Tuesday, June 3, 2014

June 3, 2014 - Along the way ...

Last week I saw a friend on Facebook post a question that has intrigued me.  She asked, "What is existentialism?  And how do you think existentialism has impacted modern Christianity?"

First, I believe existentialism is the idea that truth is discovered or becomes known through experience.   For example what we see, hear, and feel (our life experiences) shapes what we believe to be true.  

Second, I believe existentialism has impacted modern Christianity in many ways; some positive and some negative.

One positive way that I believe existentialism has impacted modern Christianity is that God is becoming more than just a theory.   There are two ways by which we come to know God - through His word and His Spirit.  The Spirit reveals God as we experience God at work in us and around us.  The danger of a purely doctrinal (word-based) understanding of God, or understanding God and truth merely through propositions or statements, is that God becomes stale, predictable, and less than He is as the living God.  Jesus said, "I am the way, the truth, and the life ..."  Jesus is more than a proposition.   He is a really living being we can come to know through real life experience.  

A negative way that I believe existentialism has impacted modern Christianity is that God has become known only through our personal experiences.   If God is only known through the experience of the Spirit, then our knowledge of God will always be limited to our personal experience.  The fact that God has given us His word as a means to know Him can become discredited unless what the word says can be verified by my personal experience.  This makes God arbitrary and inconsistent, so that no one knows if the God we experience is really the true God.  

I believe there is much more to be said in this regard.   These are just a few of my thoughts, and I invite you to share yours as we journey together along the way ...


  1. Hi Pastor Joe,

    The topic of existentialism is a broad and confusing topic to research...I have done some reading and listened to a couple of speakers and intend to do more. But here are some thoughts.

    Secular existentialism seems to say our existence is validated by our personal experiences. We have to look into ourselves and determine what is worth while and make our decisions in life based on our past experiences. It is very individualistic. Many of the sources I looked into did not acknowledge God or an afterlife. And many of the sources referred to hopelessness and despair.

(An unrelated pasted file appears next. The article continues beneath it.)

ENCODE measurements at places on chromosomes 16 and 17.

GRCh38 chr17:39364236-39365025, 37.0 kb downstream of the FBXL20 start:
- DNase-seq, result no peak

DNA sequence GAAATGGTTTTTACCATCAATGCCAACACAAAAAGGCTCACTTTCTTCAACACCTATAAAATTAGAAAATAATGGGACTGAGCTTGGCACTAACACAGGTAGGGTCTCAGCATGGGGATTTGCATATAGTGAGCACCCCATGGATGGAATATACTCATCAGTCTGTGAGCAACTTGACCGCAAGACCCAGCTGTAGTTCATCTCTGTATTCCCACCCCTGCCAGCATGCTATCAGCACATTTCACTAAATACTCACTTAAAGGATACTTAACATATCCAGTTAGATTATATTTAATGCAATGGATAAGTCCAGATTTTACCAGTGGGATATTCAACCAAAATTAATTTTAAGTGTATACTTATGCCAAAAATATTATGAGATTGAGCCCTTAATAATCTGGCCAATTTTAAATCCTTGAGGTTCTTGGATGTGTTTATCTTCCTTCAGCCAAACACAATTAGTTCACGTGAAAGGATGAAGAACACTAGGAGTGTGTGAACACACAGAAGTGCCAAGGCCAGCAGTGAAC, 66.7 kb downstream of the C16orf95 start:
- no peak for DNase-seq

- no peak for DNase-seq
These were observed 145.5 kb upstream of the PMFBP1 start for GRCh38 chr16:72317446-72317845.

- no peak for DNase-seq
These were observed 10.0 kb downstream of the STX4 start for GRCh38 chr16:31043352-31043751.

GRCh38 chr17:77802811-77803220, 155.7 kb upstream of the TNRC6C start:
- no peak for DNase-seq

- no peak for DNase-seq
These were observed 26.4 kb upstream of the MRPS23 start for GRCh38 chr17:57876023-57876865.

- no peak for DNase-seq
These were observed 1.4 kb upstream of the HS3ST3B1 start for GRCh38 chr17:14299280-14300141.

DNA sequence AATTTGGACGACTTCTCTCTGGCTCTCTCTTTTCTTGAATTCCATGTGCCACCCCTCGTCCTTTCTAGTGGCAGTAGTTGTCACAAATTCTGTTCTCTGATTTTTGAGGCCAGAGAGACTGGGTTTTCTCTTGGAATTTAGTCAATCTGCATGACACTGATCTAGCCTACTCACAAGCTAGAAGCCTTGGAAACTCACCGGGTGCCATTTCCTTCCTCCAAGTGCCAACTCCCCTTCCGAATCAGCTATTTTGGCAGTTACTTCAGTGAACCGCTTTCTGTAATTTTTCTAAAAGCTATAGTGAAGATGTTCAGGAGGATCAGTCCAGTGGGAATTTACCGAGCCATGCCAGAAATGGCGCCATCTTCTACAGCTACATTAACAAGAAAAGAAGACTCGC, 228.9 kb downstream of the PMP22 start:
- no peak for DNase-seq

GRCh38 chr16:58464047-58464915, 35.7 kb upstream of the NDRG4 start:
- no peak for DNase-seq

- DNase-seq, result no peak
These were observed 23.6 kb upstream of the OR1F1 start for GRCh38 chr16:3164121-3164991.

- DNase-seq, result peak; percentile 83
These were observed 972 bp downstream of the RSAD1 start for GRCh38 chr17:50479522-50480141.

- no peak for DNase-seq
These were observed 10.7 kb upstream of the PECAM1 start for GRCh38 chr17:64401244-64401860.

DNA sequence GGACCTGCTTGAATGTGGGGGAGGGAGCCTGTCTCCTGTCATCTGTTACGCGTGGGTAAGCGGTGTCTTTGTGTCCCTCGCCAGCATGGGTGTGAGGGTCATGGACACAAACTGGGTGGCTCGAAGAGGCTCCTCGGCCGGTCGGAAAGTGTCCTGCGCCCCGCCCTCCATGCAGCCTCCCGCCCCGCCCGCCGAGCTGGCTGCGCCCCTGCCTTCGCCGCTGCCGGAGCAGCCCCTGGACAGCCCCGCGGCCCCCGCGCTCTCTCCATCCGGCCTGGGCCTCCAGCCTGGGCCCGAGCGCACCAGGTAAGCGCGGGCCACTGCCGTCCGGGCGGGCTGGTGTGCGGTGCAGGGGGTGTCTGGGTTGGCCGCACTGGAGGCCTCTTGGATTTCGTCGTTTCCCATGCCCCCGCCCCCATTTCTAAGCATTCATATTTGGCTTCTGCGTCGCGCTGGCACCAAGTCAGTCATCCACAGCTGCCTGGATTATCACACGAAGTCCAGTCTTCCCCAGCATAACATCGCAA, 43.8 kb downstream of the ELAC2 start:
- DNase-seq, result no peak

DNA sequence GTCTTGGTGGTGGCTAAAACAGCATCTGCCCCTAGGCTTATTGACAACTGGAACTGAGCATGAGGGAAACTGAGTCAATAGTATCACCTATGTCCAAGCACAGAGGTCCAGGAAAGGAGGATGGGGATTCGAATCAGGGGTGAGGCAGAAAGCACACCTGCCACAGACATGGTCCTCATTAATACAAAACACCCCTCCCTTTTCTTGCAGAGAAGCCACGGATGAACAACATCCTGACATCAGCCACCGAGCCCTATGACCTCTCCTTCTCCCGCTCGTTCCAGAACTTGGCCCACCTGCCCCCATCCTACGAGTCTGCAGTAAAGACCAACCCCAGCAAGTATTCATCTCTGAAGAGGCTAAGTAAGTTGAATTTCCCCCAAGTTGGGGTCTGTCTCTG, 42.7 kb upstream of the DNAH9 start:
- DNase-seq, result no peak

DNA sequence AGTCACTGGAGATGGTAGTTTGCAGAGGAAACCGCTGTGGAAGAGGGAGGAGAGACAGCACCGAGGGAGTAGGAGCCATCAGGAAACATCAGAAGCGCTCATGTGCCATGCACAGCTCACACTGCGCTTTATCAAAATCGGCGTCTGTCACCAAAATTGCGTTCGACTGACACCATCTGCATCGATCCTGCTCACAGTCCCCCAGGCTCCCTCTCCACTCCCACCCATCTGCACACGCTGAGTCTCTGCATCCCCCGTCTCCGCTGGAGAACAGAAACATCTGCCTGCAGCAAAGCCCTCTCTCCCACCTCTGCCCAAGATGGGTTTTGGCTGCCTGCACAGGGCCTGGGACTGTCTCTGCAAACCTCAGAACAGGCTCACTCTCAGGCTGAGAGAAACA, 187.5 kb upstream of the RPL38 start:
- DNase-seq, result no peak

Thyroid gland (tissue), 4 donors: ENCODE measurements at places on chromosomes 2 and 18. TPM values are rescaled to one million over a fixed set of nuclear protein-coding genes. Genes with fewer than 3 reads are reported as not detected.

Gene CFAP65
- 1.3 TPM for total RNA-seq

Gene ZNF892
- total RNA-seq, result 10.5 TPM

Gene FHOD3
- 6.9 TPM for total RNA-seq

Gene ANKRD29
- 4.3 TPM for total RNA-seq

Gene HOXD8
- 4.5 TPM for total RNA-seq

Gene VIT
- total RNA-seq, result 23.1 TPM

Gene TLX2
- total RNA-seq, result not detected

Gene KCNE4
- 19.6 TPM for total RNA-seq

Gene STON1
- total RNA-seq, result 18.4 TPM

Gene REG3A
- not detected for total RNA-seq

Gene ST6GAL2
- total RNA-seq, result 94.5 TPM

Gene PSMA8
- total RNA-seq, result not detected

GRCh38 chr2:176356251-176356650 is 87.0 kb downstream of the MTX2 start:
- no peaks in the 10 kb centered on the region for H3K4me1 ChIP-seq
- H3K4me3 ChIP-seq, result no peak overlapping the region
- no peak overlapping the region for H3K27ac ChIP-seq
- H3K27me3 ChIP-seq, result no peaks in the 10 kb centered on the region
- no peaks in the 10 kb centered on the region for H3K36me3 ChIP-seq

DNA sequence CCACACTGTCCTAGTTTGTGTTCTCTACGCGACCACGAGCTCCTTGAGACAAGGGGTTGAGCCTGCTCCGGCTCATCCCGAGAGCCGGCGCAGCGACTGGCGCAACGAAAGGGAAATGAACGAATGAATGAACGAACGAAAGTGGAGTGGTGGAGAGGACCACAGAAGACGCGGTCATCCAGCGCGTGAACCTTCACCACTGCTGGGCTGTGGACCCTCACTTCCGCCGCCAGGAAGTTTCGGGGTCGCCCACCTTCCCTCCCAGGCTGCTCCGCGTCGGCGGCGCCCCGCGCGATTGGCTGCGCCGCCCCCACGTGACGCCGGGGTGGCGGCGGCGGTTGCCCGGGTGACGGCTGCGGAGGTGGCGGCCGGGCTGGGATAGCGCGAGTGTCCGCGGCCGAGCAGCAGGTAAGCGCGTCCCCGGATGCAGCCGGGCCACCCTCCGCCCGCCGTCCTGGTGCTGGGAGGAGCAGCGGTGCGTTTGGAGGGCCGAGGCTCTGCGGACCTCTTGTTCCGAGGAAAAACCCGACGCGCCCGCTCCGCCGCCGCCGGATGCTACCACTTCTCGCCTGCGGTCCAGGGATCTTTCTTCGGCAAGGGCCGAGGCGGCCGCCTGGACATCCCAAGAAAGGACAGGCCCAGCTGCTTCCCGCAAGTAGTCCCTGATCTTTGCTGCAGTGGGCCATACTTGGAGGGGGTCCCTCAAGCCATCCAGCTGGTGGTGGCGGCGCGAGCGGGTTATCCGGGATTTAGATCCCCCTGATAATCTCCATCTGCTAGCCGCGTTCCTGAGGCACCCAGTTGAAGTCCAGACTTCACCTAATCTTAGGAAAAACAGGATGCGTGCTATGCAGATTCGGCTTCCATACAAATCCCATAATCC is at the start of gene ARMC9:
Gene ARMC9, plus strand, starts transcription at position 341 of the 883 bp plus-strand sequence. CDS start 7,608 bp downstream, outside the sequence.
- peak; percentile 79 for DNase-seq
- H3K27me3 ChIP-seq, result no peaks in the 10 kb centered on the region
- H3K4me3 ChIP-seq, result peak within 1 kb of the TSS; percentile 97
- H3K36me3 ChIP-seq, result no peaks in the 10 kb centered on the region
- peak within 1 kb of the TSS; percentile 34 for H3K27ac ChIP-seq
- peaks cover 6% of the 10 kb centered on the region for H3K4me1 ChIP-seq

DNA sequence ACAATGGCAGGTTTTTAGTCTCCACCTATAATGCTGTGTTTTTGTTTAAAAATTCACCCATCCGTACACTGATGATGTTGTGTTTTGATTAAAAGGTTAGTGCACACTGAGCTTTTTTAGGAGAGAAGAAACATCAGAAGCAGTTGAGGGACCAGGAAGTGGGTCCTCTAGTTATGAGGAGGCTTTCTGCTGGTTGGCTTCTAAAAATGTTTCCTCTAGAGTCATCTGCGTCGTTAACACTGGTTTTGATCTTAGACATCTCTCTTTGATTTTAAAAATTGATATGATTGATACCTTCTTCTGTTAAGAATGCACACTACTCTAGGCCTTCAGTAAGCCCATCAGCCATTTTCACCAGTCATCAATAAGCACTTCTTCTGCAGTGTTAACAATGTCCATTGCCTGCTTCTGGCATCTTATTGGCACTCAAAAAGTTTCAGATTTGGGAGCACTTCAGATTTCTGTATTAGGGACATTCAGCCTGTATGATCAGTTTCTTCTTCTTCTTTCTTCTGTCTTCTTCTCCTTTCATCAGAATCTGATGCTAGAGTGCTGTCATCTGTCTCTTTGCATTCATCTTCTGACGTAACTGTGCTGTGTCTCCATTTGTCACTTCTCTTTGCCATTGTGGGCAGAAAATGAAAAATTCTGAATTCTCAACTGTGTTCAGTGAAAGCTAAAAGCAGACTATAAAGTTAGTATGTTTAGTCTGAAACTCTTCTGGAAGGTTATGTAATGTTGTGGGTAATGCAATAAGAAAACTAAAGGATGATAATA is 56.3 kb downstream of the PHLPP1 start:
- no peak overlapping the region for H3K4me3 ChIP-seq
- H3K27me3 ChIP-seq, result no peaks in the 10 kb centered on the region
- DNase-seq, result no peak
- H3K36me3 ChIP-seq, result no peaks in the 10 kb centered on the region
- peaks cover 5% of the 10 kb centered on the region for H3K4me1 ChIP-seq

While Christians have a difference basis of beliefs and absolutes I can see areas where existentialism has had its affects on the church today. Our relationship with Christ has to be personal and real. Yet to base our faith primarily on what we experience and not on what we 'know' to be true puts us on a roller coaster of emotional ups and downs with little stability because experience and emotions are so closely connected. This leaves us constantly needing another 'experience' to validate our faith.

    Another concern is the emphasis on individualism and the impact that has on corporate kingdom living. We see many churches where attendance is down and the second service is discontinued, giving is down, individual taste in worship styles has caused riffs in congregations, to name a few things; all causing a lack of unity of the corporate body of the church.

    I want to do more reading on the subject and identify some biblical principles that can be applied. Looking forward to more comments and discussion.

    For God's Glory,


  2. Sonya, I agree that individualism, which may in fact be a result of existentialist tendencies, is a problem in today's world and in the church. However, I am not sure that existentialism itself necessarily has to lead toward individualism. Experience can also be shared experience that brings us together and unites us with a common purpose. I believe experiencing God as He is (the Living God) to be a powerful endorsement of true faith in God's promise met in Jesus. The things we here about in scripture are confirmed by our shared experience of the joy, peace, and comfort of knowing God.

    Nevertheless, I appreciate your concerns and I agree that we must resist the tendency toward individualism in our faith and our everyday life. We need one another, as God has made us for community, even as He has made us for Himself.